Skin branding with a hot iron was a violent and painful experience inflicted on enslaved men, women and children on a slave ship or when they were sold in the Americas. Just as scarification would have been a way of marking belonging to a culture and community, branding did the opposite. As part of the dehumanising process, losing your individual identity marked the transition from being considered a human being to a commodity that could be traded in the chattel slavery system and who had no right to life.

A silver brand against a white background.

Silver brand said to have been a brand for marking enslaved people, from St George, West Indies.

‘Handsome Black Boy’ advert

Nespaper advert for an enslaved boy.

Edinburgh Advertiser 20 January 1769. National Library of Scotland. CC BY 4.0

Advertisements like this often appeared in Scottish newspapers for both the sale of enslaved people, generally children, and for the return of so-called ‘runaway slaves’, often young men in their teens and early twenties. Note the casual cruelty of the phrase ‘To be disposed of’, referring to the fate of a thirteen-year-old house servant assumed to be someone’s property. The word ‘Handsome’ alerts us to the fact that children who were trafficked to Scotland from the colonies were often dressed elaborately and used as exotic status symbols.

After arrival in Scotland, several brave men, who had been formerly enslaved in the colonies, challenged the legality of slavery in the Scottish courts. Famously, in 1778, after his legal marriage to a white Scottish woman, Jamaican servant Joseph Knight won his case against enslaver John Wedderburn, and as a result, those once considered to be enslaved in Scotland were finally and unambiguously protected as free people under Scottish law. Henry Dundas was one of Knight’s legal advocates, yet this ruling did nothing to change the situation of enslaved people in the Caribbean.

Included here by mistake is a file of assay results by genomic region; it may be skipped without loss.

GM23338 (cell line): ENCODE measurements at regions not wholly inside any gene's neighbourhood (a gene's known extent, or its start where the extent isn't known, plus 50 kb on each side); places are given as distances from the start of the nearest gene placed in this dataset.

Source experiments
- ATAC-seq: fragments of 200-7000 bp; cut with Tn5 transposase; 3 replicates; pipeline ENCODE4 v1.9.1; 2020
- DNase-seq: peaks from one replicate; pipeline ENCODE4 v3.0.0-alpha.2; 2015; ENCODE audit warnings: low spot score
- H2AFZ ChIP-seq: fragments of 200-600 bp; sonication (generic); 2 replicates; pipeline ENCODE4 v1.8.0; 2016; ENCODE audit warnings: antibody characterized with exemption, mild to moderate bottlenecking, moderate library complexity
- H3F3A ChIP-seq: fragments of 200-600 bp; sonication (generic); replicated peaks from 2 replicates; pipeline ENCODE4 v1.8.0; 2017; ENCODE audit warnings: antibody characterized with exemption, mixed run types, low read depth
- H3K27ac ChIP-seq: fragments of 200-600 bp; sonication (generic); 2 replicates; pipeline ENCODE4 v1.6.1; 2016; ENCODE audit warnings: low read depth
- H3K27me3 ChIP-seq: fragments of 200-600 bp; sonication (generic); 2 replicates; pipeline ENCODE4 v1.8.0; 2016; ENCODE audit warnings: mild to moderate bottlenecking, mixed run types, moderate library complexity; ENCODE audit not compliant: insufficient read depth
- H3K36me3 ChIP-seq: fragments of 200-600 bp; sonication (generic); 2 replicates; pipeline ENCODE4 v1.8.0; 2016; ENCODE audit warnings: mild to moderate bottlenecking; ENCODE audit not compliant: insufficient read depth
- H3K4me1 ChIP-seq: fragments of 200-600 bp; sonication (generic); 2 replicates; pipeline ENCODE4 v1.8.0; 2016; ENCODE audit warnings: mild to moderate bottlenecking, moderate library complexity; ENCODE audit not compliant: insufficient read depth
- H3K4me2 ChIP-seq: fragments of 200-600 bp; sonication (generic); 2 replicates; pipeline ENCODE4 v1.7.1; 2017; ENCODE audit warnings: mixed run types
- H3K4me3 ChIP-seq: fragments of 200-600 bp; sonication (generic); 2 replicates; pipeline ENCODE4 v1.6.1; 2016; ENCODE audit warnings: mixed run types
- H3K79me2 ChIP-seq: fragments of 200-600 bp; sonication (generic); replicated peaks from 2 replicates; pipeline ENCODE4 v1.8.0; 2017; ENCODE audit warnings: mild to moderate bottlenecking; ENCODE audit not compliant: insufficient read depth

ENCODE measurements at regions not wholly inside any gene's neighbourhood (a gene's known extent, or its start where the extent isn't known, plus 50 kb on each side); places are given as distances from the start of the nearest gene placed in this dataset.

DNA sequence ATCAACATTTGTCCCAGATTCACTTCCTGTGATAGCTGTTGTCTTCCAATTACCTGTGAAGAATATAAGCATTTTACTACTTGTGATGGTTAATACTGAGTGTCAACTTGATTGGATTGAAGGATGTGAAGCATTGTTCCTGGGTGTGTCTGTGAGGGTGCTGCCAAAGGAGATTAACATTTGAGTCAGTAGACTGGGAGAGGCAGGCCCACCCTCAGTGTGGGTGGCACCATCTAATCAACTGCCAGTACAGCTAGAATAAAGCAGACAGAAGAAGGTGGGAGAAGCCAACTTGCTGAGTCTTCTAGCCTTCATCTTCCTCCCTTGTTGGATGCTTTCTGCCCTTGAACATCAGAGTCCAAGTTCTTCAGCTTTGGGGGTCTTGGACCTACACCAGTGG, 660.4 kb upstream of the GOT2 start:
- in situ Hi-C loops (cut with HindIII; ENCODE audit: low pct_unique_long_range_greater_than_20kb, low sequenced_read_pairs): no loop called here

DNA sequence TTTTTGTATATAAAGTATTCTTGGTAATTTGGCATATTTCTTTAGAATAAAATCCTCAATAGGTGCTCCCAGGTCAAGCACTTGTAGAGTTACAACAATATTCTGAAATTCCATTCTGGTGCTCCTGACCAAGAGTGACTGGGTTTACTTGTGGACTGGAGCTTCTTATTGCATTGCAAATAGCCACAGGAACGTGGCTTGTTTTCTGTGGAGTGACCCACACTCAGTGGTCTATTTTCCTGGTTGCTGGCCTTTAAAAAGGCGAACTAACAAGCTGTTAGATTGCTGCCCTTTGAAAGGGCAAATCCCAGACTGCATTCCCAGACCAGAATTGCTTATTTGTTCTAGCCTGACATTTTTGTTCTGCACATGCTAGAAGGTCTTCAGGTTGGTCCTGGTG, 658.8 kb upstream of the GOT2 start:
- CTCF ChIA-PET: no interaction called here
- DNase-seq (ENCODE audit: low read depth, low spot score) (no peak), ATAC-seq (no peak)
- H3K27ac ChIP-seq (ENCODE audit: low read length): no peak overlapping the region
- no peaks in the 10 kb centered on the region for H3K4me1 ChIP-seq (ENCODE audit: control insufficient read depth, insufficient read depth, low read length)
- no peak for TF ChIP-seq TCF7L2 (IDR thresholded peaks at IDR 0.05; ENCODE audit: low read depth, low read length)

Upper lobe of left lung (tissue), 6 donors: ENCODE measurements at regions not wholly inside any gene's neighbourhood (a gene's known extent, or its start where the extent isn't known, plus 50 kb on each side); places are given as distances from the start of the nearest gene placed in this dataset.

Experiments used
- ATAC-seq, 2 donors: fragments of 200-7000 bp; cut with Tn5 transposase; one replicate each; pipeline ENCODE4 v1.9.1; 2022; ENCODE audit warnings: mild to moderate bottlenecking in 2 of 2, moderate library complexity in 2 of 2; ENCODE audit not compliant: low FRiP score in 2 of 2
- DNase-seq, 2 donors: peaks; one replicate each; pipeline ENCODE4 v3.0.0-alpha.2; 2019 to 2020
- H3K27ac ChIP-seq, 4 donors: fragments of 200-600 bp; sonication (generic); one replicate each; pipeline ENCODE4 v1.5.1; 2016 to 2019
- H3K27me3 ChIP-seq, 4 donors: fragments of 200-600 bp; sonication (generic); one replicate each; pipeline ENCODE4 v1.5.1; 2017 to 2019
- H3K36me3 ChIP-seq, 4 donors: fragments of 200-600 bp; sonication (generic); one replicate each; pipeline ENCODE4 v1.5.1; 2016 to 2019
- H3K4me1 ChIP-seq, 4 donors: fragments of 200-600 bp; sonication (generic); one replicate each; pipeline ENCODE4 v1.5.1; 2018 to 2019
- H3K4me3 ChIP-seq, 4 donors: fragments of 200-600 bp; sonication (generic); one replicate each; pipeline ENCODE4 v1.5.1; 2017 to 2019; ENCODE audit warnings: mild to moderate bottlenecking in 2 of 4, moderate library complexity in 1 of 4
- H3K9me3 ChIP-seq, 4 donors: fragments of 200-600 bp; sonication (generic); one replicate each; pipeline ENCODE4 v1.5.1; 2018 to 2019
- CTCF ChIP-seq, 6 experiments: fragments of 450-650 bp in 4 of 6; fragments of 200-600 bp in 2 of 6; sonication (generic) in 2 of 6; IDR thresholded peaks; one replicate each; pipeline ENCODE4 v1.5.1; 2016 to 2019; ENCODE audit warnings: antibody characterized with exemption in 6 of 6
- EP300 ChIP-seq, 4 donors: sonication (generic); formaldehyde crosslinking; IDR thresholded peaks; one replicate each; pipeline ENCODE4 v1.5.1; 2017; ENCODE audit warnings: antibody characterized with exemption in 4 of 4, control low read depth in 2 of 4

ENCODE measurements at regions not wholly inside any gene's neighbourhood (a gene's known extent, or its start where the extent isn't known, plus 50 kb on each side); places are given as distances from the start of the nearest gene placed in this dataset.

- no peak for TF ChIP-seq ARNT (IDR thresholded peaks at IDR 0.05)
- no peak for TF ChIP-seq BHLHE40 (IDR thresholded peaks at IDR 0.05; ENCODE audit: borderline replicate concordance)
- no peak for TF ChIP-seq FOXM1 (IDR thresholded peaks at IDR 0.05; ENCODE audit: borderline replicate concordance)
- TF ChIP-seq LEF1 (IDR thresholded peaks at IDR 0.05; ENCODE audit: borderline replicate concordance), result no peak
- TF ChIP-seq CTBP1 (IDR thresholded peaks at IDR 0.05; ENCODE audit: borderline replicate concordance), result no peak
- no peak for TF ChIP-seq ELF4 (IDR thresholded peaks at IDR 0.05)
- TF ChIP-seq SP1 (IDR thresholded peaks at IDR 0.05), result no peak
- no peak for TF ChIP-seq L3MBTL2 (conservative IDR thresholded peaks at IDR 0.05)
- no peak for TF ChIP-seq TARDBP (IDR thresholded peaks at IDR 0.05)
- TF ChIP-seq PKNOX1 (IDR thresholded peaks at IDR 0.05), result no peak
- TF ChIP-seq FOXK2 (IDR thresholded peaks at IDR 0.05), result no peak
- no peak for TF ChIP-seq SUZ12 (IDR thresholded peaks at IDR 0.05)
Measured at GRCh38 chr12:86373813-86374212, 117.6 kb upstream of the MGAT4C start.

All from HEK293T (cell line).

Freedom fighters

During centuries of enslavement, an ongoing war of resistance erupted almost every year across the Caribbean and South America, from Jamaica to Guyana, increasing in urgency in the years leading up to emancipation. Mountainous and deeply forested areas provided safe cover for maroons (formerly enslaved people who liberated themselves from plantations) and a base for guerrilla warfare, which struck fear into those upholding the slave labour system.

Scottish enslavers, governors and military leaders retaliated in the worst of ways: mass starvation of the Garifuna people in St Vincent; the release of murderous bloodhounds onto the resisting maroons of Jamaica; and the slow public torture and execution of leaders and suspects.

In Haiti, building on these earlier resistance movements, substantial maroon communities and the unifying effect of African spiritual ceremonies, Toussaint L’Ouverture led a full-scale revolution, which by 1803 had overthrown slavery and defeated British, French and Spanish armies. This sent shockwaves throughout Europe and inspired wider resistance for decades to come.

The Haitian constitution of 1806 went further than any other in the world, ensuring that human rights and equality for all were inscribed in law, and Haiti became the first free Black republic in the world. Liberation movements and heroes such as Queen Nanny of Jamaica, Joseph Chatoyer of St Vincent and Quamina Gladstone are commemorated and celebrated across the Caribbean to this day.

Illustration print of a man on a horse, wielding a sword.

Toussaint L’Ouverture © Victoria and Albert Museum, London.

Header image: Plan and Sections of a Slave Ship. National Library of Scotland. CC BY 4.0

Woman with dark brown hair, grey jumper and white scarf looks forward into the camera with art of two dancing figures behind her.

About the author

Lisa Williams is the founder of the Edinburgh Caribbean Association, promoting the shared heritage between Scotland and the Caribbean. She is a Research Associate at the Royal Botanic Gardens Edinburgh and an Honorary Fellow in the School of History, Classics and Archaeology at the University of Edinburgh.